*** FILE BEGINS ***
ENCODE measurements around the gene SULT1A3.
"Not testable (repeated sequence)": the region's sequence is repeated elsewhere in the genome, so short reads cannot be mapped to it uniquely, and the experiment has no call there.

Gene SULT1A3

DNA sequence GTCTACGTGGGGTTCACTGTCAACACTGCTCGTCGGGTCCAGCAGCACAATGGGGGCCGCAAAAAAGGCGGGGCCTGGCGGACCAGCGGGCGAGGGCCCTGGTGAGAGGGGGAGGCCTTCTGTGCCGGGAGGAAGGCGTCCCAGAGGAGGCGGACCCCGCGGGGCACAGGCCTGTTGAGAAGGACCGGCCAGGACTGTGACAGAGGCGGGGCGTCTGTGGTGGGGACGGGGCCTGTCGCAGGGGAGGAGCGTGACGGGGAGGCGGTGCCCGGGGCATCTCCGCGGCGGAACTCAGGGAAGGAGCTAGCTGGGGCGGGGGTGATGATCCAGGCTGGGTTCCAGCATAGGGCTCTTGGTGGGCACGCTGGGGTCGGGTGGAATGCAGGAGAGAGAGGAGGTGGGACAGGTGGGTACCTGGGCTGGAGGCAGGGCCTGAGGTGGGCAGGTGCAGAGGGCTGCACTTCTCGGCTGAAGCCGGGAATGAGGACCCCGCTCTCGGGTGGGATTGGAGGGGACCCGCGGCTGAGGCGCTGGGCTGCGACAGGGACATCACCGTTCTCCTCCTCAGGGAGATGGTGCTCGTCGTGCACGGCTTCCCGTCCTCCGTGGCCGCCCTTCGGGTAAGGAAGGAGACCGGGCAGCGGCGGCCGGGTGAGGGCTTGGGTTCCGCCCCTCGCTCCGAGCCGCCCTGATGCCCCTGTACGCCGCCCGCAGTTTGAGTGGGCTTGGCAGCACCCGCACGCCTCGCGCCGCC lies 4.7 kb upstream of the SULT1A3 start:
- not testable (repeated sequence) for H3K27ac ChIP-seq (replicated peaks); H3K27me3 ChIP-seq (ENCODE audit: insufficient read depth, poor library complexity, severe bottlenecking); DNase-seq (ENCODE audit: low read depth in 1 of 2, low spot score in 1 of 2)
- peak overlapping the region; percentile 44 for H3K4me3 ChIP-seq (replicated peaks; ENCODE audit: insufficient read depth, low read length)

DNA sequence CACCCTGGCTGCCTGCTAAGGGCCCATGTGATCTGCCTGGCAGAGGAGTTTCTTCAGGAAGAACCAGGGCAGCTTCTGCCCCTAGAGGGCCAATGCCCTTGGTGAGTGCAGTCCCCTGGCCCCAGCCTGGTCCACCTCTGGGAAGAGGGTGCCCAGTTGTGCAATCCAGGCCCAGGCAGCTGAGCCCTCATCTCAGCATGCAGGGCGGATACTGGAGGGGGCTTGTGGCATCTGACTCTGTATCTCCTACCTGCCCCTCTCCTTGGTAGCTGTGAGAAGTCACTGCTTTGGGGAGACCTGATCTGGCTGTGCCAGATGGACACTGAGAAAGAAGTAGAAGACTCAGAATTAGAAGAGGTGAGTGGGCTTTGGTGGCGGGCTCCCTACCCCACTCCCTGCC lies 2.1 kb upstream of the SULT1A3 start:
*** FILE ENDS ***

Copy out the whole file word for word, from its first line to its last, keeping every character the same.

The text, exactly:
ENCODE measurements around the gene SULT1A3.
"Not testable (repeated sequence)": the region's sequence is repeated elsewhere in the genome, so short reads cannot be mapped to it uniquely, and the experiment has no call there.

Gene SULT1A3

DNA sequence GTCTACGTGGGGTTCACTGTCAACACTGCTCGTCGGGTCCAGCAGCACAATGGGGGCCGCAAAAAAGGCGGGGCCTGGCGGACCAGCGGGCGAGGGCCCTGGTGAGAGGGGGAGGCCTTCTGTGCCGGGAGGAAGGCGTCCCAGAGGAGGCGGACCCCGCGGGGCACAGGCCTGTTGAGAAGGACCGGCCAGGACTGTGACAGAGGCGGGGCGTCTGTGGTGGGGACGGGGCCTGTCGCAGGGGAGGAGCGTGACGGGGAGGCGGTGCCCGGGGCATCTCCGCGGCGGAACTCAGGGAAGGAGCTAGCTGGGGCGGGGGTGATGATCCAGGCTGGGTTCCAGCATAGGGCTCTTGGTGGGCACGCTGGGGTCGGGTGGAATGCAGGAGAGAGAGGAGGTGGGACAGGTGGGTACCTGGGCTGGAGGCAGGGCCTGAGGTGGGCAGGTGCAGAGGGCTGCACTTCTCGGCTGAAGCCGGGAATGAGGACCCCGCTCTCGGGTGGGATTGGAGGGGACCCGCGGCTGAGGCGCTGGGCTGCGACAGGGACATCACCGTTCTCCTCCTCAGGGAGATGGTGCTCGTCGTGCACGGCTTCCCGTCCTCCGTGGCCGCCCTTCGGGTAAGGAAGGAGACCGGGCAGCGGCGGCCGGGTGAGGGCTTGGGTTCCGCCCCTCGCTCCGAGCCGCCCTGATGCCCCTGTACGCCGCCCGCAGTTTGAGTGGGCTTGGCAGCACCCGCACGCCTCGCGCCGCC lies 4.7 kb upstream of the SULT1A3 start:
- not testable (repeated sequence) for H3K27ac ChIP-seq (replicated peaks); H3K27me3 ChIP-seq (ENCODE audit: insufficient read depth, poor library complexity, severe bottlenecking); DNase-seq (ENCODE audit: low read depth in 1 of 2, low spot score in 1 of 2)
- peak overlapping the region; percentile 44 for H3K4me3 ChIP-seq (replicated peaks; ENCODE audit: insufficient read depth, low read length)

DNA sequence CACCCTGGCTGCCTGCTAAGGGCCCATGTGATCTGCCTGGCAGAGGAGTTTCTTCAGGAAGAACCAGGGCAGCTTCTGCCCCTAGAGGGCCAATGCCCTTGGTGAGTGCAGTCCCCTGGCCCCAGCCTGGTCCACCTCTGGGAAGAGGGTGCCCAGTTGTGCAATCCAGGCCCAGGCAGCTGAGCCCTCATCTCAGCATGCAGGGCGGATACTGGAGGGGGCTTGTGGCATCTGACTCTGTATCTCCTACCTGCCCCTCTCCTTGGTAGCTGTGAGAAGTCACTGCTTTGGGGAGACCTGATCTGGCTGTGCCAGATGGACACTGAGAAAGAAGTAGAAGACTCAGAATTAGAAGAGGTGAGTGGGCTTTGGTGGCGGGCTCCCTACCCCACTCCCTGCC lies 2.1 kb upstream of the SULT1A3 start: